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Suggested Learning

Targeting pain

When pain strikes most people reach for a pack of oral analgesics – but there are times when topical pain relief may be more appropriate. This feature explores how pharmacists can support people with musculoskeletal pain using topical pain relief products

Learning objectives

After reading this feature you should be able to:

•  Understand the burden of musculoskeletal pain and its impact on sufferers
 Explain the evidence supporting the efficacy and safety of topical analgesics
 Provide self-care and lifestyle strategies for people with chronic pain.

An estimated 10 million people across the UK currently suffer with a musculoskeletal condition such as arthritis or back pain – and numbers are continuing to rise, fuelled by an ageing population and increasing levels of obesity and physical inactivity.1 As a result, musculoskeletal conditions now rank as the leading cause of disability in the country.2

Arthritis Research UK describes good musculoskeletal health as “the muscles, joints and bones working well together without pain”. Musculoskeletal health is a lynchpin of overall health and wellbeing, and the impact of musculoskeletal conditions can be considerable – leading to pain, stiffness, loss of mobility and reduced dexterity. 

“Musculoskeletal conditions can be painful and distressing, causing a loss of confidence, dignity and independence,” says Kevin Fenton, director of health and wellbeing at Public Health England. “In some cases it can have quite severe consequences to the life chances of an individual through the loss of work, and dependence on the state, family and friends.”

Aside from the direct pain and disability they cause, musculoskeletal conditions are additionally linked to a host of other adverse health conditions. Patients with osteoarthritis – the most common form of musculoskeletal disease – are at increased risk of cardiovascular disease and premature mortality.2 

A reduction in life expectancy is also seen in inflammatory musculoskeletal conditions such as rheumatoid arthritis and is an important consequence of falls and fragility fractures in older patients.2

Musculoskeletal conditions also have a significant impact on mental health, with the intertwined relationship between pain and anxiety/depression proving hugely complex and reciprocal. Depression is four times more common for patients with chronic pain and, conversely, is also an independent risk factor for developing back pain.2 Similarly, anxiety is often seen in sufferers of osteoarthritis, with around two-thirds reporting symptoms of depression when their pain is uncontrolled.2

In its report, Musculoskeletal Health: A Public Health Approach, Arthritis Research UK describes how psychological distress and depression can worsen pain, creating a vicious cycle where ever-worsening pain and low mood lead to social withdrawal and a progressive reduction in quality of life. As Liam O’Toole, chief executive of Arthritis Research UK, explains: “The limitations of arthritis and musculoskeletal pain make simple activities a daily struggle. From going to work and interacting with family, to socialising with friends or popping to the shops…On top of the effects on the individual, there is a major impact on health and care services and the economy.”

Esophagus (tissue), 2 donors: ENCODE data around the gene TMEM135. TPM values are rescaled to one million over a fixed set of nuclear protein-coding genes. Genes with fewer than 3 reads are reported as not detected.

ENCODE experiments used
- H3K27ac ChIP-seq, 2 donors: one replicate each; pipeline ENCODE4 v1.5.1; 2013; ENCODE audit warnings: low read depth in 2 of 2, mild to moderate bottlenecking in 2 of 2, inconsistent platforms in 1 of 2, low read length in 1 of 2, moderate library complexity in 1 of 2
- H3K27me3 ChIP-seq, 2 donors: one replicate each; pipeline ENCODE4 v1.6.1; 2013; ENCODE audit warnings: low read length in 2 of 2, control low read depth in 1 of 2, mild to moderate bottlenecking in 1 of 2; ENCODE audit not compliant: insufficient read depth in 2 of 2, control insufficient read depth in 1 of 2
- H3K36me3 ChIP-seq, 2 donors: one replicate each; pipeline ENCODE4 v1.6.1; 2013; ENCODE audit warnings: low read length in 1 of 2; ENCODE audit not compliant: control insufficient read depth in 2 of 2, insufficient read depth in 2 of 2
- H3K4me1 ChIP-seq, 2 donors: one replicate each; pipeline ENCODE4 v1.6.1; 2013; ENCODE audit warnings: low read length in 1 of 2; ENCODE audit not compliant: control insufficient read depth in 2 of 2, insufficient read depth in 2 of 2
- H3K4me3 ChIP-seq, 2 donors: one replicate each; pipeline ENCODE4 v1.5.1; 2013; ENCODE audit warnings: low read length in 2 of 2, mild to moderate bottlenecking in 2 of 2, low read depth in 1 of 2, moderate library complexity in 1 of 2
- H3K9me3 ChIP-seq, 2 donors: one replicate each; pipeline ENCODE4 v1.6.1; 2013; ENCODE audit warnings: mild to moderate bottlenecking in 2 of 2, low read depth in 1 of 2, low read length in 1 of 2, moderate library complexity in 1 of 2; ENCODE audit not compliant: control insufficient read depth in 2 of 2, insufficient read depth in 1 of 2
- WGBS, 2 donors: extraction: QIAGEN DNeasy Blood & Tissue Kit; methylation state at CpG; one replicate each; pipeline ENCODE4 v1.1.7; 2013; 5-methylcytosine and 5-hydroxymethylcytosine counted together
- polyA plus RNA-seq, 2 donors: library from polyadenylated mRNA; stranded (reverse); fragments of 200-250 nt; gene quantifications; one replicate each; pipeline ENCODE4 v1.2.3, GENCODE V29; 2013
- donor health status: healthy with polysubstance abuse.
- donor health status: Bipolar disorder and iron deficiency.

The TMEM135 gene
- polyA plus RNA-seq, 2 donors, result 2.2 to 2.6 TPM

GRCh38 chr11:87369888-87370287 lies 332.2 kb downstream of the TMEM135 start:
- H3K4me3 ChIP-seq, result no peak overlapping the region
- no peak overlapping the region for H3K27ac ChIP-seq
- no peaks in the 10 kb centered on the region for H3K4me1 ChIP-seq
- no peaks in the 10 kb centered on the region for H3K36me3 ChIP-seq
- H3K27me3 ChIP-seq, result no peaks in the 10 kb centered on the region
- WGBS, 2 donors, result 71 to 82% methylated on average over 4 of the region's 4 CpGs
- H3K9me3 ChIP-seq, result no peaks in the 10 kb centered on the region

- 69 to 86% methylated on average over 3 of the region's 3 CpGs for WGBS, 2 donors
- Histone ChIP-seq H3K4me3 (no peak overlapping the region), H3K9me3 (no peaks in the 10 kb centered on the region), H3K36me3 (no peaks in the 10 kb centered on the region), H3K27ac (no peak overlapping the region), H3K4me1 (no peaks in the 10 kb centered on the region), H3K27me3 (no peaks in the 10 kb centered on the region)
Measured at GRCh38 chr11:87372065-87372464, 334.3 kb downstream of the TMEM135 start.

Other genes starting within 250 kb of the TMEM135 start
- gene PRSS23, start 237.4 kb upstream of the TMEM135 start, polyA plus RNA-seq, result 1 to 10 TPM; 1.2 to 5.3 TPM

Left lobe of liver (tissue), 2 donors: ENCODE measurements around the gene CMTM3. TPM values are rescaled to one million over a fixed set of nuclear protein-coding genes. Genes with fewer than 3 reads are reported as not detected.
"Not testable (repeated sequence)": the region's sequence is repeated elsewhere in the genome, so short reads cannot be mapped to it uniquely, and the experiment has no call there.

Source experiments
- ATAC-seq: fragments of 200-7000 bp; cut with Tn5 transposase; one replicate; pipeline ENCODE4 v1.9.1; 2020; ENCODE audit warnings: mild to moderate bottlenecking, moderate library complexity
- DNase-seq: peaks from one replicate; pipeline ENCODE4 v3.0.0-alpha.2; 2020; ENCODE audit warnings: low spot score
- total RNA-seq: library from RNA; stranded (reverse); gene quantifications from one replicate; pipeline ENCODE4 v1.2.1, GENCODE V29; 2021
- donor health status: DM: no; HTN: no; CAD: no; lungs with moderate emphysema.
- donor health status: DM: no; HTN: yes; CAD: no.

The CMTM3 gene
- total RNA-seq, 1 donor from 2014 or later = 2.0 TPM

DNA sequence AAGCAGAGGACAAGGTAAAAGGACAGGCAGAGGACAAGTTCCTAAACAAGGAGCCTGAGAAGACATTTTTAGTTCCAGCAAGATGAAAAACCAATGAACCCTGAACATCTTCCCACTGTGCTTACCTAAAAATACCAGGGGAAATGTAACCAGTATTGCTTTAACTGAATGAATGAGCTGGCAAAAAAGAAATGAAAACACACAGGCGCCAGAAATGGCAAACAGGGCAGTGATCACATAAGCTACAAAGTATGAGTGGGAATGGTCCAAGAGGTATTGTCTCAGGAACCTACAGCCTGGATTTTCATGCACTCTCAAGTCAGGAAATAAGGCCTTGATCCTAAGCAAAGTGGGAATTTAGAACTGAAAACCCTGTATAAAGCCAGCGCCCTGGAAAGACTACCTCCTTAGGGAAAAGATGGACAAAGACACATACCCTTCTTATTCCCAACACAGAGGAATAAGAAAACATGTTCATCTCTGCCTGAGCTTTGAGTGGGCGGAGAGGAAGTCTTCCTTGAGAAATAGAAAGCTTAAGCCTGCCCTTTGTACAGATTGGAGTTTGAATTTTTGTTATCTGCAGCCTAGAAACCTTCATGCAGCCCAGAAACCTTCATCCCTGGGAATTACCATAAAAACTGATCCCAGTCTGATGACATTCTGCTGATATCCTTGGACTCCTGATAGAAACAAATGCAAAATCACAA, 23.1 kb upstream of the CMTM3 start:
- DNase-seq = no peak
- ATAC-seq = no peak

Musculoskeletal conditions now rank as the leading cause of disability in the UK

What causes musculoskeletal pain?

The aetiology of musculoskeletal pain is complex. Good musculoskeletal health relies on effective interaction between a number of the body’s organs and systems. Joints and the spine must be stable and supple to support the body and perform a variety of different movements, while muscles must be strong enough to provide the underlying power. Also bones must be robust and relatively unbreakable. A healthy nervous system is kingmaker for the entire system, co-ordinating the activity of the spine, bones, muscles and joints, and instilling balance.2

When any part of this interlinked system breaks down, musculoskeletal conditions can develop. The two most common causes of musculoskeletal pain are osteoarthritis and back problems. 

Osteoarthritis is a painful wear and tear arthritis resulting from degeneration of the cartilage that provides a protective cushion between bones. This causes the joints to become painful, swollen and difficult to move. Knees, hips, hands, spine and the big toes are most frequently affected. Osteoarthritis affects nearly 9 million people in the UK, of whom three-quarters report some form of constant pain caused by their condition.2,3 

Like osteoarthritis, back pain is a common musculoskeletal ailment that occurs more frequently with rising age. Figures suggest that one in six adults aged over 25 years has suffered from back pain lasting three months or more in the previous year.2 Other important musculoskeletal conditions include osteoporosis, which is a leading cause of fragility fractures, and inflammatory autoimmune-related joint disorders.

NICE advises that topical analgesics should be recommended for joint pain due to osteoarthritis

Role of topical analgesics 

The top priority for any customer suffering from a musculoskeletal condition is effective pain relief. With topical analgesics now driving growth in the OTC pain relief category and continued questions over the safety of long-term oral painkiller use, could now be the time to ‘think topical’ when it comes to musculoskeletal pain relief?

Topical analgesics are applied externally to the skin – either by rubbing or via patch or plaster formulations – and exert their effects locally. Effective skin penetration is key to their efficacy and certain products may boast advantages over others. The balance between lipid and aqueous solubility must be optimised and the delivery formulation is also critical. Creams appear generally less effective than sprays or gels and state-of-the art formulations such as micro-emulsions also appear to offer certain key advantages.4

Once through the skin barrier, topical non-steroidal anti-inflammatory drugs (NSAIDs) – like their oral cousins – exert their therapeutic effects by inhibiting the cyclo-oxygenase (COX)-2 enzyme, which is a key driver of prostaglandin production. It has been confirmed that topically applied NSAIDs reach tissue levels high enough to block COX-2. Their main effect is likely to be localised – reducing symptoms arising from periarticular and intracapsular structures in the joints and skeletal muscle.4